Making sure all students feel loved

For Erin Sherlock ’21, transferring to TU was “the best decision of my life”

(Photo: Lauren Castellana ’13)

Since transferring to Towson University, Erin Sherlock ’21 has tackled countless challenges
and come out on top.

In her final year of student teaching as an elementary education and special education (EESE) major, Sherlock interned alongside Baltimore County Public School teachers
as they quickly pivoted to deliver remote and hybrid education to students during
the novel coronavirus pandemic.

And as the president of the TU Panhellenic Association, she helped Greek Life organizations keep their members safe and healthy while connecting and supporting each other remotely.

Sensing a panic spreading through Greek Life members as spring events faced uncertainty,
she jumped into action to transition planned events to a virtual format and assure
the Greek community wasn’t going away, even though the experience might look different. 

“I’ve become a lot more confident in who I am and my ability to handle these types
of situations,” she says. “And I was able to ensure that I was accommodating to everyone
and making sure every single one of our members felt loved in the Panhellenic community,
as well as the Greek community overall.”

She credits TU with providing opportunities to develop her communication and leadership
skills while building lifelong friendships. And she’s thankful to her sorority, Kappa
Delta, for helping her find her community as a transfer student.

“I dealt with so many hardships, but it was an honor,” she says. “I felt very honored
to be in the position I was in and, on top of that, to make such incredible friendships.”

Because of this, Sherlock says transferring from a school in North Carolina was “the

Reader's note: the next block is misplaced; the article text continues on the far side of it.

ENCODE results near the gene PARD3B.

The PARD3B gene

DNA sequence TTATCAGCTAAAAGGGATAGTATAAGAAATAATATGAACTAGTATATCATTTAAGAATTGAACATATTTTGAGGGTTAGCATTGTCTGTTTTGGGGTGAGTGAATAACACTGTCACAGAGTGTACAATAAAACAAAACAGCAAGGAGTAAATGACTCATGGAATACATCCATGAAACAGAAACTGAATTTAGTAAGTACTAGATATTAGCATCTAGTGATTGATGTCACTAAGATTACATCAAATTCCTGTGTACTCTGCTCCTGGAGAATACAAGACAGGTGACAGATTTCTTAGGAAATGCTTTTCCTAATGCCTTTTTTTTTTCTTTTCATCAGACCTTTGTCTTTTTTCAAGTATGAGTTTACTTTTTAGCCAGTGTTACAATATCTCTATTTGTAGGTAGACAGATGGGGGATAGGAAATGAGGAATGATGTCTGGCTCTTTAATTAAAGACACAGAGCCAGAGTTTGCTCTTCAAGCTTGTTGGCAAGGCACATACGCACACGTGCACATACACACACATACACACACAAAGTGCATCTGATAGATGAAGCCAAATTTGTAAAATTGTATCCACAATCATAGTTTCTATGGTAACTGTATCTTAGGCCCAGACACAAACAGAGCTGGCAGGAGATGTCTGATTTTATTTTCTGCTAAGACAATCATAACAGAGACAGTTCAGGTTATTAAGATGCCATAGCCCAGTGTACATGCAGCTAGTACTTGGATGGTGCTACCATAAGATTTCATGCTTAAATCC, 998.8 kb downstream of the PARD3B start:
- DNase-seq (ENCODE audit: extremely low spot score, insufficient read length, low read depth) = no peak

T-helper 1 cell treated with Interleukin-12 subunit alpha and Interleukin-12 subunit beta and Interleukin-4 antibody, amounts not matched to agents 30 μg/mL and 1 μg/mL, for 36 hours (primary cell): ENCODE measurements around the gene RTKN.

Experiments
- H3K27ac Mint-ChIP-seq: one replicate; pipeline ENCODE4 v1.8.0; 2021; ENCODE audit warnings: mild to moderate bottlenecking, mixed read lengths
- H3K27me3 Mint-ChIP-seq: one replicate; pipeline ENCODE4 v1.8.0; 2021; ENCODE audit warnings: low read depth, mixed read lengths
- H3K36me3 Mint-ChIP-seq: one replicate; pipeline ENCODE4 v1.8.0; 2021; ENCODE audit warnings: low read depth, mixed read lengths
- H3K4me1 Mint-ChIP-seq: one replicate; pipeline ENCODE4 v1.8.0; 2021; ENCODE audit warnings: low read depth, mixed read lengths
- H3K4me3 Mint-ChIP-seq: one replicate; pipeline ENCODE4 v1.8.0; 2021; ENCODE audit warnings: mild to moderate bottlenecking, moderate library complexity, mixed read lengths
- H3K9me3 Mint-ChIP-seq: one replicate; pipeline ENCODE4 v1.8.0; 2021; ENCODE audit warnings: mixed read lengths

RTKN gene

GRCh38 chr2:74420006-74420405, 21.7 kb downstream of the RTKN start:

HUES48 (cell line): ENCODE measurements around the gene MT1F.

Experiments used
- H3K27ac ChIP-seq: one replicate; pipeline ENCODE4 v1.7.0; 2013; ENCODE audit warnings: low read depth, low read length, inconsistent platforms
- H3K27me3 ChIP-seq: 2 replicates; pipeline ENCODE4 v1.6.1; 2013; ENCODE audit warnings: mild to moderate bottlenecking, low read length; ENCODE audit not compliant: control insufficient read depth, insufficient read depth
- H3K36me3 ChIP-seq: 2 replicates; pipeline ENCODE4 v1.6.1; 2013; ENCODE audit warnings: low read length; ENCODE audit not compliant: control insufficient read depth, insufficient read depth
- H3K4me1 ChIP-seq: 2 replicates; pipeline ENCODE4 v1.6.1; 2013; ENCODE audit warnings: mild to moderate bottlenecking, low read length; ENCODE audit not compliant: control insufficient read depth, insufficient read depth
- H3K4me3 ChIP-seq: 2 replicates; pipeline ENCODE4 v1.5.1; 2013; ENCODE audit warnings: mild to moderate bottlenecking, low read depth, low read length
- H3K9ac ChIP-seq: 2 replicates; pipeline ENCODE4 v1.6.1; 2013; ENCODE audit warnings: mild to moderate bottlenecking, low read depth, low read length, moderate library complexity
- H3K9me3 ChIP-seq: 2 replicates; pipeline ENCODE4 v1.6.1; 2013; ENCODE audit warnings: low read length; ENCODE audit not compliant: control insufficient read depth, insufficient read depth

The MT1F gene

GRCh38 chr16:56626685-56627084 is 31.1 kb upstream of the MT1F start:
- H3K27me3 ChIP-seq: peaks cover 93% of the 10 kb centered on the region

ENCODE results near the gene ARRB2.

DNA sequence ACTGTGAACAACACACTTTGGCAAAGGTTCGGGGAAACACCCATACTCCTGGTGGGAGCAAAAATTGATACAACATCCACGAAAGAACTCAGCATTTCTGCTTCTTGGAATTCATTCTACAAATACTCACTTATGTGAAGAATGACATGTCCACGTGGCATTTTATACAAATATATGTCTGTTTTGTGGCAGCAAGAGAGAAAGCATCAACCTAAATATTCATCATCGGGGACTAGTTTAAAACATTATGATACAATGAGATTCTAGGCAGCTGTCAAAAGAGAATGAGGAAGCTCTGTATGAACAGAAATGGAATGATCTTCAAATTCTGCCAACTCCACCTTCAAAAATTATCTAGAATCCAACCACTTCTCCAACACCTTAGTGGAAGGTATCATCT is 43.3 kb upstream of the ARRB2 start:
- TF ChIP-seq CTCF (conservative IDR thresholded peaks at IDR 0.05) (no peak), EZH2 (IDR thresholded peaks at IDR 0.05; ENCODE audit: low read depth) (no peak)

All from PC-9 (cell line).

best decision of my life, for sure.”

READ:  Carl Yamamoto | Towson University

She has always known she wanted to be a teacher. But working with students with special
needs as a middle school student in Carroll County Public Schools (CCPS), she found
her true calling.

“I was in a life skills classroom with students with autism, and I connected with
them like no other connection I had ever had,” she says. She continued the work throughout
high school and in the College of Education.

The internships offered through the EESE program have been the most impactful academic
experience for Sherlock.

“I’ve had the ability to intern at so many different Baltimore County schools, I have
mentors who I still talk to and hang out with and that’s just something I’ll never
take for granted, because they will be there for me throughout my career,” she says.
“I’m really thankful for all of my internships.”

This summer she will return to CCPS as a special education resource teacher. “I feel
very prepared,” Sherlock says. “Through my leadership experiences, my mentors and
my advisers, I am very ready to take on a full-time job and career.”

At Commencement, Sherlock is looking forward to marking the culmination of her undergraduate
education with her close family and friends after a challenging year. 

She’s especially looking forward to sharing the moment with her parents, who she says
are her “best friends.” 

“They are my No. 1 fans. They have been through everything with me. And I’m doing
this for them,” she says.

“I think it’s going to be an incredible sense of closure,” she says. “Although, it’s
not the end of my education, everything I’ve accomplished is being recognized, and
I am really happy with where I’m at. It’s like the ending of a good chapter.”

READ:  Sport Clubs | Towson University